When she’s mad she drops things
like plates and pots of water.
She never dropped either of us, thank goodness.
She always said she would drop him first.
Our father, that is, as he sips his drink in the parlor
if you can even call it that,
as my mother washes and drops her dishes
and fights back years of words she’s never said.
I skim, no…I read, I immerse myself in his poetry
and maybe I can see why he drinks
each glass of wine or vodka depending on the day,
because his life is so hard.
How do I know? Because he’s told me so.
Everyday he told me until I stopped asking and then,
then he kept drinking and nothing changed.
Nothing ever changes until he stops drinking
Then the plates stop dropping but the yells are louder
and the doors slam louder and I hear everything.
We hear everything as our ears are pushed against the door.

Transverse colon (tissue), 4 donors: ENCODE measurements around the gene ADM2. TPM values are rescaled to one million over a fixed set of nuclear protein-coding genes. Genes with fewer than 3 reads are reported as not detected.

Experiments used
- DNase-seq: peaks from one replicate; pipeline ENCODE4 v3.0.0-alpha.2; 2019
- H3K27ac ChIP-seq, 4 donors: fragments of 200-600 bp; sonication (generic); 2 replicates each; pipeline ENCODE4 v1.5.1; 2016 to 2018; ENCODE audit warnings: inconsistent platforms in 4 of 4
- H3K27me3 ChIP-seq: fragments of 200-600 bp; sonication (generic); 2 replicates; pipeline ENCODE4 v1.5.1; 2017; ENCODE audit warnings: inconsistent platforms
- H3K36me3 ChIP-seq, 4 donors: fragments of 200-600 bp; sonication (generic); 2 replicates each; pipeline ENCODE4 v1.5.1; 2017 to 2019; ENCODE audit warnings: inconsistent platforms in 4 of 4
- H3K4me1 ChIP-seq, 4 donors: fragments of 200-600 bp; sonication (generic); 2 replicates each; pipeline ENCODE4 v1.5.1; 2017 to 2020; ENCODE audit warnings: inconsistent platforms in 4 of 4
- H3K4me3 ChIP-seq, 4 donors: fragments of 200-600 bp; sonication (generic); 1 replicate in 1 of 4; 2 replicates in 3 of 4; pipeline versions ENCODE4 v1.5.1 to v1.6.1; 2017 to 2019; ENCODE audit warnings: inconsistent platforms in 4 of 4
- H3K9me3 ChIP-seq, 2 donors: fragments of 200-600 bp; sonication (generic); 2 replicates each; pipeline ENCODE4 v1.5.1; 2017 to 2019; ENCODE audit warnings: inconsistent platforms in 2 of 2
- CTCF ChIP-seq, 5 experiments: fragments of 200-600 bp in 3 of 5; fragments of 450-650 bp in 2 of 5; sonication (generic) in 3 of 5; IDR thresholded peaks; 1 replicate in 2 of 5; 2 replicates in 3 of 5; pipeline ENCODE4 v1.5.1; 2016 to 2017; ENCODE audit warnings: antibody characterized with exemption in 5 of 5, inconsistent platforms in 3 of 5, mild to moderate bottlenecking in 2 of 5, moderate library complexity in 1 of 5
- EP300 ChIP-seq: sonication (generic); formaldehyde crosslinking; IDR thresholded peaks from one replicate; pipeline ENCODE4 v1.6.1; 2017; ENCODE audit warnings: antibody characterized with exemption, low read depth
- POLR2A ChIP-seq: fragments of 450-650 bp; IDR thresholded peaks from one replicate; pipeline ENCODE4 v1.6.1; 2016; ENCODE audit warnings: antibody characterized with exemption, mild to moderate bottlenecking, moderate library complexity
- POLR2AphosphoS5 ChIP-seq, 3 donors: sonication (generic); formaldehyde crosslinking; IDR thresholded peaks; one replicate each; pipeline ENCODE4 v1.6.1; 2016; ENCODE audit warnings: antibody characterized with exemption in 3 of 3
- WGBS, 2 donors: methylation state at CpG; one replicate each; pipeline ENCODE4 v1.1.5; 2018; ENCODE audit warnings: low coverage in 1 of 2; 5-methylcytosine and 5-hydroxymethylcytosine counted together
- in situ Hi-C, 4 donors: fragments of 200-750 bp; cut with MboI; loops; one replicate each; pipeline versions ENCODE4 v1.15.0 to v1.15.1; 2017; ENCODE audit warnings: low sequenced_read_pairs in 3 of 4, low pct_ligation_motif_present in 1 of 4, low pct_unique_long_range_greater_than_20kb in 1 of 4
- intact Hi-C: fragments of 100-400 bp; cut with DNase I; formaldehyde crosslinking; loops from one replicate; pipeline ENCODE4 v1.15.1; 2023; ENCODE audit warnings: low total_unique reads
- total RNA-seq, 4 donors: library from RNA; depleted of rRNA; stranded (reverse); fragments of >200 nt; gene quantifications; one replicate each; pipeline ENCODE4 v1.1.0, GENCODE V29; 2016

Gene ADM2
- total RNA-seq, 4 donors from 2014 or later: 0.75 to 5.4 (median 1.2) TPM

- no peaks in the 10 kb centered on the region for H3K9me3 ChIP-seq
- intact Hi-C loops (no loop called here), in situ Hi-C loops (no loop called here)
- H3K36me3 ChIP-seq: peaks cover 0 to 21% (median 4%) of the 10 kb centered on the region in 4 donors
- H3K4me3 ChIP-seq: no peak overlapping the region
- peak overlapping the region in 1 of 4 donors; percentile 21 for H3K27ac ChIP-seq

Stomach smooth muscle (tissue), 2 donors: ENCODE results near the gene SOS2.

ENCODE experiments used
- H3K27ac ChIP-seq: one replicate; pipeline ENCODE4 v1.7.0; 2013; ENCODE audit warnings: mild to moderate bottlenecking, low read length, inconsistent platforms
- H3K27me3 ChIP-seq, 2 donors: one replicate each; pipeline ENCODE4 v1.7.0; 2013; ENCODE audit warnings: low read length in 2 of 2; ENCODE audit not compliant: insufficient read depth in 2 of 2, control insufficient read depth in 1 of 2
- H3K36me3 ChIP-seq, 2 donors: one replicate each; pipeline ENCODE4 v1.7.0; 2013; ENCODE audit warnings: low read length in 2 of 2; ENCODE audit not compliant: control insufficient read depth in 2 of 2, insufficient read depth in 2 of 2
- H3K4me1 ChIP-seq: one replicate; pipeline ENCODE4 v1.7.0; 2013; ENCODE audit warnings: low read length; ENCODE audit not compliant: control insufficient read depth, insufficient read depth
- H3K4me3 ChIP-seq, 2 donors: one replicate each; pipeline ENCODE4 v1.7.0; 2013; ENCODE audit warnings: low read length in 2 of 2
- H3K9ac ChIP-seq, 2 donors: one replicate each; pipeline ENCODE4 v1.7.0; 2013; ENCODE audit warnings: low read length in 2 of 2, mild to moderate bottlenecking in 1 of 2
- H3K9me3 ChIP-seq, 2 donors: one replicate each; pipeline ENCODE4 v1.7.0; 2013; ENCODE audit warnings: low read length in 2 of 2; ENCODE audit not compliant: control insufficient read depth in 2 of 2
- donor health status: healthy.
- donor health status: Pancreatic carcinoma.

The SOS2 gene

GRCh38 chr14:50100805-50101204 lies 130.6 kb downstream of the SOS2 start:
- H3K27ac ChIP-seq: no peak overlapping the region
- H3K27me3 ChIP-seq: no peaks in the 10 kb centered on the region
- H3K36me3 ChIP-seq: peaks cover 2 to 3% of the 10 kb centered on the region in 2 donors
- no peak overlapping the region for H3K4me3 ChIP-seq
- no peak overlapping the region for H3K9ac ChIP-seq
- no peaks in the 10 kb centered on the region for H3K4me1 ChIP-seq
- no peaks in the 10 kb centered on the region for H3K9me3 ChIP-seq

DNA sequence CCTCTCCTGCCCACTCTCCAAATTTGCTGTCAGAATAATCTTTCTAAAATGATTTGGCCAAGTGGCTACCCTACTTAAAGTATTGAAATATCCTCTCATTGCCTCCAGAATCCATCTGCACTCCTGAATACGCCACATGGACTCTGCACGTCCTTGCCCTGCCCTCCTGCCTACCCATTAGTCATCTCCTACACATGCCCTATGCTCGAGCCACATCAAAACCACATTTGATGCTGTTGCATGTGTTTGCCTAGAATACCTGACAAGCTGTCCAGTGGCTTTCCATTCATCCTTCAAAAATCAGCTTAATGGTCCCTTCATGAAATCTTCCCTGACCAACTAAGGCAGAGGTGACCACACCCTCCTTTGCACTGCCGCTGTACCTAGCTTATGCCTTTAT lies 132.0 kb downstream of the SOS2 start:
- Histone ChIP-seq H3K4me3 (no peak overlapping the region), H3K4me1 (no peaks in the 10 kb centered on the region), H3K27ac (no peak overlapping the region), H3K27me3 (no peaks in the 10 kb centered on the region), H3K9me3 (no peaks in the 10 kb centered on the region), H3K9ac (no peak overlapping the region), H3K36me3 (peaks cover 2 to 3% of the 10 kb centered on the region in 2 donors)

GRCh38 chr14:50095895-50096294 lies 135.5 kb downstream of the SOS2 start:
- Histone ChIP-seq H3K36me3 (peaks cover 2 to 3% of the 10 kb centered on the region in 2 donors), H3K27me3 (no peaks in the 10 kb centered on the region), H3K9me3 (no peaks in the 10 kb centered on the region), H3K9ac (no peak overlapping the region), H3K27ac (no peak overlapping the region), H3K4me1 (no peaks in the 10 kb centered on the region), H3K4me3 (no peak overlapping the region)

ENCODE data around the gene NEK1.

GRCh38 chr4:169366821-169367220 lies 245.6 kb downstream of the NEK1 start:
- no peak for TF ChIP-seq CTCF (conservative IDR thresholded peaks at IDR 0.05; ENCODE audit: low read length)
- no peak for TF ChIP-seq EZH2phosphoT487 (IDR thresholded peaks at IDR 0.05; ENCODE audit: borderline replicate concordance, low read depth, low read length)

I see now this is it, this is what tears families apart.
But we still cohabitate this place, this home.
She talks of leaving but she won’t
I know she won’t.
She can’t leave because I already have left,
gone to a place where they drink more, sometimes
they even drink themselves to death and I don’t get it
Why they push vodka down my throat when I refuse
and it burns, not the alcohol but these hot tears running
down my face, they burn my face
And I’m just left with scars on my cheeks
and pieces of broken plates.